ClassicPress Plugin Development: Loading Back-End Scripts

ClassicPress PluginsThis post is part of the ClassicPress Plugin Development series in which I am going to look at both best practice for developing plugins and how I approach some requirements as well as some of the functions I commonly use.

jQuery itself is automatically loaded by ClassicPress so we don’t need to do anything to load this ourselves in a plugin; it is just our own jQuery script which we need to register and enqueue. There is two ways in which scripts can be loaded in a plugin; I will cover them both, but will note first of all that I typically use the second approach; there is an argument that the first approach is the “correct” one.

The first thing to do when you are loading a script is to register it. This is done using the wp_register_script function which ClassicPress provides.

wp_register_script(string $handle, string|bool $src, string[] $deps = array(), string|bool|null $ver = false, bool $in_footer = false)

wp_register_script parameters

$handle (string) (Required) Name of the script. Should be unique. $src (string|bool) (Required) Full URL of the script, or path of the script relative to the WordPress root directory. If source is set to false, script is an alias of other scripts it depends on. $deps (string[]) (Optional) An array of registered script handles this script depends on. To load jQuery this should be set to array('jquery'). Default value: array() $ver (string|bool|null) (Optional) String specifying script version number, if it has one, which is added to the URL as a query string for cache busting purposes. If version is set to false, a version number is automatically added equal to current installed WordPress version. If set to null, no version is added. Default value: false $in_footer (bool) (Optional) Whether to enqueue the script before instead of in the . Default value: false

Registering a script when initialising the plugin in the admin dashboard, using the admin_init action, allows us to then enqueue the script when it is needed. This is an example action hook and function (including vendor and plugin prefix) registering a script:

add_action('admin_init', 'azrcrv_XXXX_register_scripts');

function azrcrv_XXXX_register_scripts() {
    wp_register_script('azrcrv-XXXX-jquery', plugins_url('assets/jquery/admin.js', __FILE__));
}

With the script registered, we can then enqueue the script which will cause it to be loaded. Stylesheets can be loaded using the wp_enqueue_script ClassicPress function:

wp_enqueue_script( string $handle, string $src = '', string[] $deps = array(), string|bool|null $ver = false, bool $in_footer = false )

wp_register_script parameters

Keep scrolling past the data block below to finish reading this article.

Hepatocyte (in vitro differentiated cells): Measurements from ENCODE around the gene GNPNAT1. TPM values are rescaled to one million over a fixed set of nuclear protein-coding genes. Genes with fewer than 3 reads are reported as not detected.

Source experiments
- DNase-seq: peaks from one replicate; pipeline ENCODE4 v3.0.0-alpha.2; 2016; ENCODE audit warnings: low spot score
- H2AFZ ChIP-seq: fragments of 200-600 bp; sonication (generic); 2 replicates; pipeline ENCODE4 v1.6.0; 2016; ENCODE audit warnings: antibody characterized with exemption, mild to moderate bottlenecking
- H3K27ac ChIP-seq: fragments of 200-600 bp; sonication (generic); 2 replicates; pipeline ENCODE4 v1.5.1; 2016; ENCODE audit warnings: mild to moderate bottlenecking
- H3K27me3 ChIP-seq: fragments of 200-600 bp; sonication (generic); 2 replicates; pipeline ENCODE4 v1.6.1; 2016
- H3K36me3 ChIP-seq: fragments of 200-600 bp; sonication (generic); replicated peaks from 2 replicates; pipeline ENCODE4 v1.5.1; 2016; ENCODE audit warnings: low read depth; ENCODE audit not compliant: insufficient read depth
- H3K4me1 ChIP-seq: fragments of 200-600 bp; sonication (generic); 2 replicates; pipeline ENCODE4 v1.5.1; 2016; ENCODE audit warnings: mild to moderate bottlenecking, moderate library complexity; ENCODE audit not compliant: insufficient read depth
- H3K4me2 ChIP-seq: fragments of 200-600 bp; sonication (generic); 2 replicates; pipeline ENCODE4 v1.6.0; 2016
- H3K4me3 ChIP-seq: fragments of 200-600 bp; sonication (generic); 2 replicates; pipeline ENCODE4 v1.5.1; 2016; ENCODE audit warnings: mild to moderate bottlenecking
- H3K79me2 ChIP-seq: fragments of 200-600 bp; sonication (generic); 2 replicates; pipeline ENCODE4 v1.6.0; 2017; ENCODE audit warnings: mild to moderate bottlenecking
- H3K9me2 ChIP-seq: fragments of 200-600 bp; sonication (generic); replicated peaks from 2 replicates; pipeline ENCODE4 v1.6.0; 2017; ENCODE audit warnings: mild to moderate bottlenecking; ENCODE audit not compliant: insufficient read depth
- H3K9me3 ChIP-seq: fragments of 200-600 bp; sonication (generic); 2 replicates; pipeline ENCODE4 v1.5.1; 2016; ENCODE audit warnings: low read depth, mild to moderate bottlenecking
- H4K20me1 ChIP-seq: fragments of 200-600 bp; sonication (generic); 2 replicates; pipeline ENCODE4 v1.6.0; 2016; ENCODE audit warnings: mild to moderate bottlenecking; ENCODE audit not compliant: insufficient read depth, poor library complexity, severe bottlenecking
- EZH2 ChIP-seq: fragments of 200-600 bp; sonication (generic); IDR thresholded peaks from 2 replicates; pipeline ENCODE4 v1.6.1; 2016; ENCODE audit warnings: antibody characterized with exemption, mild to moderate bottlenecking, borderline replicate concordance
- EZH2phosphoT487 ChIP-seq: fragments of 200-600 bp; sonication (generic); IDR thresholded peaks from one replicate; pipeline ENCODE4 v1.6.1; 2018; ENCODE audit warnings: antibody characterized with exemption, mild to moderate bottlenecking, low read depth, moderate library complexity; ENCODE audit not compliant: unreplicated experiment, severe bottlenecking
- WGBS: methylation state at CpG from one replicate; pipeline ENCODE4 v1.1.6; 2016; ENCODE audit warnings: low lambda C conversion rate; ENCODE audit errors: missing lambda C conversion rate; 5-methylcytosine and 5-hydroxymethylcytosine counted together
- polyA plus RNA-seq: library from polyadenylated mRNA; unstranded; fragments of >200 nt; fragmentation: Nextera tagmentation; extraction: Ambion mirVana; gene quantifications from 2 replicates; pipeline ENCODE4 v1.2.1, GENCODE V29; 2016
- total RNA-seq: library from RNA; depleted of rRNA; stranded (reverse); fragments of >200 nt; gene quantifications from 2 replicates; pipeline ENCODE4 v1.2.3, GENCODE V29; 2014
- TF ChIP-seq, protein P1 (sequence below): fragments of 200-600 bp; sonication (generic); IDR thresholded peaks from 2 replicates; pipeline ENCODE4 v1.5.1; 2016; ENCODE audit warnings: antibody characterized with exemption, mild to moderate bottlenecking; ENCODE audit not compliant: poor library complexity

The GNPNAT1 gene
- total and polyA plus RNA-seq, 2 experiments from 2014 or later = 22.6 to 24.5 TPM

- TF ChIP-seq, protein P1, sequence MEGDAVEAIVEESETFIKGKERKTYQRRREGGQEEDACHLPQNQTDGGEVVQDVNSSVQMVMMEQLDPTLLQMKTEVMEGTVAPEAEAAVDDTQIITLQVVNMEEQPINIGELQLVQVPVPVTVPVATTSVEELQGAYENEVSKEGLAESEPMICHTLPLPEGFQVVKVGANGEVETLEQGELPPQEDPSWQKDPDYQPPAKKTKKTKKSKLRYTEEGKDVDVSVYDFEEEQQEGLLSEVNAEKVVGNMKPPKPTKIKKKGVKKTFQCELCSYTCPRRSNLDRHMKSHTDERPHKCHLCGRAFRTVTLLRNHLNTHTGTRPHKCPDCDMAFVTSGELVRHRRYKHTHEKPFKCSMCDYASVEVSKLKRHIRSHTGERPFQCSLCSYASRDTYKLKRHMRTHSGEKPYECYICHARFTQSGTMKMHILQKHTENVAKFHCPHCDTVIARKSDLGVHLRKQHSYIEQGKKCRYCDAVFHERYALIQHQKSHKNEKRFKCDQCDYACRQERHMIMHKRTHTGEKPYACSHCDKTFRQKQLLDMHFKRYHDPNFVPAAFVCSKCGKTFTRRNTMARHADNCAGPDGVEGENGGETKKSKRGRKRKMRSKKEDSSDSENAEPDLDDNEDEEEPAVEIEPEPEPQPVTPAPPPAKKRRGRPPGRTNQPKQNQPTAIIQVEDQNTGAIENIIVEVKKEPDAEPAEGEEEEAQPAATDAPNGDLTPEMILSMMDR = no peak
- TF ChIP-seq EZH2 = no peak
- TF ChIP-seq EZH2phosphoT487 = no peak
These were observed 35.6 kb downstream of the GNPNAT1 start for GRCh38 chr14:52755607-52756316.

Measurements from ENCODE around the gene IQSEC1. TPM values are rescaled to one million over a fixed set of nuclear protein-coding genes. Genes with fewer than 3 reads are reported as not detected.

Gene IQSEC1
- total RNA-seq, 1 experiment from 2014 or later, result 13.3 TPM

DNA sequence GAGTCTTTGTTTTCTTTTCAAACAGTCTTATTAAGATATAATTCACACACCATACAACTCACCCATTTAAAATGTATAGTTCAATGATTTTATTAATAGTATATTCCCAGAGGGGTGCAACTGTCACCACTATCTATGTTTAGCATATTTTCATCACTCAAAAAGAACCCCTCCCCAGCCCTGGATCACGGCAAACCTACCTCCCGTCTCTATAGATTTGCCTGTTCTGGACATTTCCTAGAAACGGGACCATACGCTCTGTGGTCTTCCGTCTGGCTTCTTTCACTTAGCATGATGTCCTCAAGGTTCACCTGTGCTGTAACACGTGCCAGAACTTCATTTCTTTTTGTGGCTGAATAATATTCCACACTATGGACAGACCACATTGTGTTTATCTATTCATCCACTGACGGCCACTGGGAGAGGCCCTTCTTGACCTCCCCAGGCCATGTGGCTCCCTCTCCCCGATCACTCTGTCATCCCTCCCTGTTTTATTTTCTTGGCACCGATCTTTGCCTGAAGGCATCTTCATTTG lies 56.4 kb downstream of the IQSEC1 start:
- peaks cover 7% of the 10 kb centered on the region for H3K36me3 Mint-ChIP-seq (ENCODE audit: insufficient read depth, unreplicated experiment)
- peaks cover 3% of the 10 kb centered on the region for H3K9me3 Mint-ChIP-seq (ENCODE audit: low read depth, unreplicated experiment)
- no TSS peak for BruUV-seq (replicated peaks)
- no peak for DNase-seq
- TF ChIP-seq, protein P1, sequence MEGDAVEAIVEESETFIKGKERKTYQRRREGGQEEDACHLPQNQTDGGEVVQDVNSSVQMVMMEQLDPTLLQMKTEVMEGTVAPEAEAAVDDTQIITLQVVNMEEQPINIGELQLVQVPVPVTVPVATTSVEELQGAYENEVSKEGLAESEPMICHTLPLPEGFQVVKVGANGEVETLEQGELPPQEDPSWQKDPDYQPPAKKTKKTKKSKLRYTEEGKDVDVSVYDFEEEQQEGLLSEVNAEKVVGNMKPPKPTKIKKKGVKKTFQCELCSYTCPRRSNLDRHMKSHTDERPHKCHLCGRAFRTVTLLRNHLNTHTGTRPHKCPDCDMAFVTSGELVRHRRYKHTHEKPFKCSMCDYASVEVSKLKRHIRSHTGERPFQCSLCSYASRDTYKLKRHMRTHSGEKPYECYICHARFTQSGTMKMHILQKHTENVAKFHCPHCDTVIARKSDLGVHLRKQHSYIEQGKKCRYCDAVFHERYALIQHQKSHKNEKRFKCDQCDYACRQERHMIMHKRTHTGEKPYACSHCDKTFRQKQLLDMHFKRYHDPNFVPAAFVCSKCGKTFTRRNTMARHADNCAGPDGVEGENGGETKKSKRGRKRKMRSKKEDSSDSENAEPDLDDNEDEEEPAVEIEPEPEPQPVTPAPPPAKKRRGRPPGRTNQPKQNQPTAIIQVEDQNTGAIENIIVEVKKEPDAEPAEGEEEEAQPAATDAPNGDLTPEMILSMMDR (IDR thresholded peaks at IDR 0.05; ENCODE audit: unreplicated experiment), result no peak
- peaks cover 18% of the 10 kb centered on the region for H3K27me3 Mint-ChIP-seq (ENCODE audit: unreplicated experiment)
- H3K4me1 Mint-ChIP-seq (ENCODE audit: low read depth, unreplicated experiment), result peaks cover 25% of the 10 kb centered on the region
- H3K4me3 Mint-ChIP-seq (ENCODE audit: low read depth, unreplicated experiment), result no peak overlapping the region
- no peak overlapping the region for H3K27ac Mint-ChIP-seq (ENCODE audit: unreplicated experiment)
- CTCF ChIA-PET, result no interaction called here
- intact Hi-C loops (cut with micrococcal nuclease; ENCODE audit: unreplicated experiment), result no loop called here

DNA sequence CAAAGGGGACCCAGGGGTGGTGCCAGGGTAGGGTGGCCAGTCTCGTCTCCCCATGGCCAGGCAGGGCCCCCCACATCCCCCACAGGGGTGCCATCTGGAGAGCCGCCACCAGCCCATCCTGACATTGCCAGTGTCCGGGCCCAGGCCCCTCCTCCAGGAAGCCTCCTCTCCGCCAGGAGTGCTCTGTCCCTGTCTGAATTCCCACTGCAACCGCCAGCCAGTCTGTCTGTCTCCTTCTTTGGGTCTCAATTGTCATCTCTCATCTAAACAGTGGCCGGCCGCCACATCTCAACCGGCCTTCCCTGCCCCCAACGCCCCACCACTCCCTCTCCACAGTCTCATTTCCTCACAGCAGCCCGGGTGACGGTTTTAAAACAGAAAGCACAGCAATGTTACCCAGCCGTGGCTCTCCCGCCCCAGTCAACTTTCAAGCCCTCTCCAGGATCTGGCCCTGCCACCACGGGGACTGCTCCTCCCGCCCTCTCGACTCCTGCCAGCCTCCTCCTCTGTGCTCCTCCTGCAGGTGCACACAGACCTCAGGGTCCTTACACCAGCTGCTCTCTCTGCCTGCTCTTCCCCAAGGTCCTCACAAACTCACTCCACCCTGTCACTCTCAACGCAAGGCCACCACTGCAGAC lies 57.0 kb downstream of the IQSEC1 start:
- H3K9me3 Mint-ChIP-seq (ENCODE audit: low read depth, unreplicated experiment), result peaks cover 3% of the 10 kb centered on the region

$handle (string) (Required) Name of the script. Should be unique. $src (string|bool) (Required) Full URL of the script, or path of the script relative to the WordPress root directory. If source is set to false, script is an alias of other scripts it depends on. $deps (string[]) (Optional) An array of registered script handles this script depends on. To load jQuery this should be set to array('jquery'). Default value: array() $ver (string|bool|null) (Optional) String specifying script version number, if it has one, which is added to the URL as a query string for cache busting purposes. If version is set to false, a version number is automatically added equal to current installed WordPress version. If set to null, no version is added. Default value: false $in_footer (bool) (Optional) Whether to enqueue the script before instead of in the . Default 'false'. Default value: false

The optional parameters above do not need to be included when the script has first been registered. This means out call for the enqueue can be as simple as the below example using the admin_enqueue_scripts action hook and function (including vendor and plugin prefix):

add_action( 'admin_enqueue_scripts', 'azrcrv_XXXX_enqueue_scripts' );

function azrcrv_XXXX_enqueue_scripts() {
	if (isset($_GET['page']) AND $_GET['page'] == 'azrcrv-XXXX'){
		wp_enqueue_script('azrcrv-XXXX-jquery');
	}
}

The above outlines the first approach; the second approach is to not register the style and simply enqueue the script, which is the approach I have generally been taking. I have added this to my list of things to change to using the first method of registering and then enqueuing rather than just enqueuing. While this isn’t technically necessary to do, as enqueuing directly will work, it adds some flexibility with how the plugin can be interacted.

A script which has been registered before enqueuing can be deregistered without needing to make any changes to the code of the plugin. When it has been deregistered, enqueuing will not then load the script.

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